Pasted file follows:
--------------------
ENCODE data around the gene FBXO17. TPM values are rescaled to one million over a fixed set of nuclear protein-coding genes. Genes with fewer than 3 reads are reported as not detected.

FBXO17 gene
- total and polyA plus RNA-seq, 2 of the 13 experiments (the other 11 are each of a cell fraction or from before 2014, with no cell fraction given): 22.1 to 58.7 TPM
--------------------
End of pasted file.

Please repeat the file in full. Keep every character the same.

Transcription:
ENCODE data around the gene FBXO17. TPM values are rescaled to one million over a fixed set of nuclear protein-coding genes. Genes with fewer than 3 reads are reported as not detected.

FBXO17 gene
- total and polyA plus RNA-seq, 2 of the 13 experiments (the other 11 are each of a cell fraction or from before 2014, with no cell fraction given): 22.1 to 58.7 TPM